2 Recent Changes to Virginia Workers’ Compensation Law

by | July 22nd, 2014

Employers in the commonwealth of Virginia have a responsibility—by law—to protect the health and safety of workers they hire. Failure to do so has resulted in costly penalties and the potential of facing civil litigation in the past, but now the laws have been changed to make the punishment for not providing Virginia workers’ compensation coverage even greater.

Under previous Virginia state law, an employer not carrying a workers’ compensation insurance package to cover the costs associated with a workplace accident could result in a fine of anywhere between $500 and $5,000. According to an article from The News Virginian, the penalties were raised on July 1 to anywhere between $250 per day, per noncompliance, or a total of up to $50,000 in penalties plus collection costs.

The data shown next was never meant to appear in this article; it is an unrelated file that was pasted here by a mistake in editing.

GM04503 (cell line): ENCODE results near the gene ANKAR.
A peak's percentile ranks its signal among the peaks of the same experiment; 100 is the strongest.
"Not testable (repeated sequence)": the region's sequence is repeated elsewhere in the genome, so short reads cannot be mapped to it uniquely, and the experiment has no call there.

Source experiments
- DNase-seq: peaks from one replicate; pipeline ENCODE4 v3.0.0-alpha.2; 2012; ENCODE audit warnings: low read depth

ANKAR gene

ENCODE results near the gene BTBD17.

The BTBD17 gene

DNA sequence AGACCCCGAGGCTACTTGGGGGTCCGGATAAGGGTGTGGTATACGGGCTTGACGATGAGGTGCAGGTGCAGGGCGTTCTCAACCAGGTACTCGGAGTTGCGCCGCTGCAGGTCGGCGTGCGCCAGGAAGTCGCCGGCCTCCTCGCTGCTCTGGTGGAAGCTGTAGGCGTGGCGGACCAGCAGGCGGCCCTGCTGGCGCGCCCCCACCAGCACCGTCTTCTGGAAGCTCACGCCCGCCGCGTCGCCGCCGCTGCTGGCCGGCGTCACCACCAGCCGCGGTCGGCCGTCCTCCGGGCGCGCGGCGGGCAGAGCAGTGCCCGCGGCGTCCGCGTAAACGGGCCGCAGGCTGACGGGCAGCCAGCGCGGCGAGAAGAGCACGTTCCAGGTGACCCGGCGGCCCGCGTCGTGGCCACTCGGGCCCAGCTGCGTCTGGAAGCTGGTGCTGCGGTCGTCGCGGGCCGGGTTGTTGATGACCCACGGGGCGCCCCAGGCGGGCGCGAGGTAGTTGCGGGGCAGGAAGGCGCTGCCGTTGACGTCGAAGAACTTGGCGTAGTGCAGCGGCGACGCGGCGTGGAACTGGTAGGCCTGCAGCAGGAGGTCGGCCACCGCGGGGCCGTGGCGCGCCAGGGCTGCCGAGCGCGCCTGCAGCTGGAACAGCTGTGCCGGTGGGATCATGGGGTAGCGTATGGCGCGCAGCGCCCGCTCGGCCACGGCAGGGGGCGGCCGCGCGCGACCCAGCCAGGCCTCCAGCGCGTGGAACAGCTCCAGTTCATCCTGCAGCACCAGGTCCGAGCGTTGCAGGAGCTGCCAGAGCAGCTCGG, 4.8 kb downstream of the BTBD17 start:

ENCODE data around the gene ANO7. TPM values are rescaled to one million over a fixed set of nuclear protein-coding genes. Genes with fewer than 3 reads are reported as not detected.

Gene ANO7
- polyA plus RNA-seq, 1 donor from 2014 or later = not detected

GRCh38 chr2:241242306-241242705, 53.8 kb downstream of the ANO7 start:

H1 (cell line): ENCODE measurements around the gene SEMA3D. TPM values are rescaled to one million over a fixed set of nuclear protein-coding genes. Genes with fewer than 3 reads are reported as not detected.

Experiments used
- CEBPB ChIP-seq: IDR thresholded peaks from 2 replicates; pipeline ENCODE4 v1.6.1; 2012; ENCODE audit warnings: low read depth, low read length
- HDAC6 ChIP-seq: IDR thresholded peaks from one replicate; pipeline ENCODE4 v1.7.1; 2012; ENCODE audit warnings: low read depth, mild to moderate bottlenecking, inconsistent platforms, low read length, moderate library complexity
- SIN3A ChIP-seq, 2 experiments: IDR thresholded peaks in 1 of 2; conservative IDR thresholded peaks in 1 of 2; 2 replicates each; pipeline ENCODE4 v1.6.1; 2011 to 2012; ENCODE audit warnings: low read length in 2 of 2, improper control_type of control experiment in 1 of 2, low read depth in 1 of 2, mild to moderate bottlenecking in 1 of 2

These are the first changes to the penalties for failing to carry workers’ compensation coverage in about 20-years and were made in an effort to curb the number of employers who found it cheaper to face penalties in the event of an accident than to carry insurance.

Other changes to Virginia workers’ compensation law that went into effect this month include stiffer penalties for employers who misclassify employees in order to avoid coverage or reduce rates.

The key to these reforms being effective will be holding companies responsible. That means employees who are hurt on the job should report the incident to the proper authorities immediately. The Norfolk personal injury lawyers with Lowell “The Hammer” Stanley also encourage accident victims to discuss their potential rights to compensation with an attorney prior to settling with a workers’ compensation insurer.